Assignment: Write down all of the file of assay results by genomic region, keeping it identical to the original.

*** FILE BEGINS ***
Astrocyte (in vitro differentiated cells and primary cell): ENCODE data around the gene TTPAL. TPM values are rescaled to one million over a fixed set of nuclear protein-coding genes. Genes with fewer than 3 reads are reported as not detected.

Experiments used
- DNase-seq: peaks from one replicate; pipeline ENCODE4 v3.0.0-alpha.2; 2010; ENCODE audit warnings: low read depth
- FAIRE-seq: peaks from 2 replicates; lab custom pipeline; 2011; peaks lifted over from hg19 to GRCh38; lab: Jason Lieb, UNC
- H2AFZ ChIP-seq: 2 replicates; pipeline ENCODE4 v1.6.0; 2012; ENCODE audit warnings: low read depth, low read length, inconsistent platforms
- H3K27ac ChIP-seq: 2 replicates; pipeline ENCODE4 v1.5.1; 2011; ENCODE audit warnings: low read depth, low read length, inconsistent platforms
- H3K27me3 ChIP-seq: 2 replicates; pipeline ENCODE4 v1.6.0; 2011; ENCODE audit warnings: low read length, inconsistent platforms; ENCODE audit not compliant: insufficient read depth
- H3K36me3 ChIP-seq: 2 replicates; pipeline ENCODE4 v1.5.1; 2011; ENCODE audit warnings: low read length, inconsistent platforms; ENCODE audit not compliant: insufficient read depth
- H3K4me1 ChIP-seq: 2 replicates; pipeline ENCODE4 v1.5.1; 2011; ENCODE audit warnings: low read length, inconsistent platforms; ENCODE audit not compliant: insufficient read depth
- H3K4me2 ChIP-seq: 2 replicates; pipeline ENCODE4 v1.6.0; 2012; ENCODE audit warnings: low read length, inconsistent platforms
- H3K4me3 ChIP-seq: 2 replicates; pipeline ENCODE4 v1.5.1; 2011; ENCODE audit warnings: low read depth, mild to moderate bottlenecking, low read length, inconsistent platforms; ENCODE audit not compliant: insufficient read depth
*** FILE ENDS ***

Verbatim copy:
Astrocyte (in vitro differentiated cells and primary cell): ENCODE data around the gene TTPAL. TPM values are rescaled to one million over a fixed set of nuclear protein-coding genes. Genes with fewer than 3 reads are reported as not detected.

Experiments used
- DNase-seq: peaks from one replicate; pipeline ENCODE4 v3.0.0-alpha.2; 2010; ENCODE audit warnings: low read depth
- FAIRE-seq: peaks from 2 replicates; lab custom pipeline; 2011; peaks lifted over from hg19 to GRCh38; lab: Jason Lieb, UNC
- H2AFZ ChIP-seq: 2 replicates; pipeline ENCODE4 v1.6.0; 2012; ENCODE audit warnings: low read depth, low read length, inconsistent platforms
- H3K27ac ChIP-seq: 2 replicates; pipeline ENCODE4 v1.5.1; 2011; ENCODE audit warnings: low read depth, low read length, inconsistent platforms
- H3K27me3 ChIP-seq: 2 replicates; pipeline ENCODE4 v1.6.0; 2011; ENCODE audit warnings: low read length, inconsistent platforms; ENCODE audit not compliant: insufficient read depth
- H3K36me3 ChIP-seq: 2 replicates; pipeline ENCODE4 v1.5.1; 2011; ENCODE audit warnings: low read length, inconsistent platforms; ENCODE audit not compliant: insufficient read depth
- H3K4me1 ChIP-seq: 2 replicates; pipeline ENCODE4 v1.5.1; 2011; ENCODE audit warnings: low read length, inconsistent platforms; ENCODE audit not compliant: insufficient read depth
- H3K4me2 ChIP-seq: 2 replicates; pipeline ENCODE4 v1.6.0; 2012; ENCODE audit warnings: low read length, inconsistent platforms
- H3K4me3 ChIP-seq: 2 replicates; pipeline ENCODE4 v1.5.1; 2011; ENCODE audit warnings: low read depth, mild to moderate bottlenecking, low read length, inconsistent platforms; ENCODE audit not compliant: insufficient read depth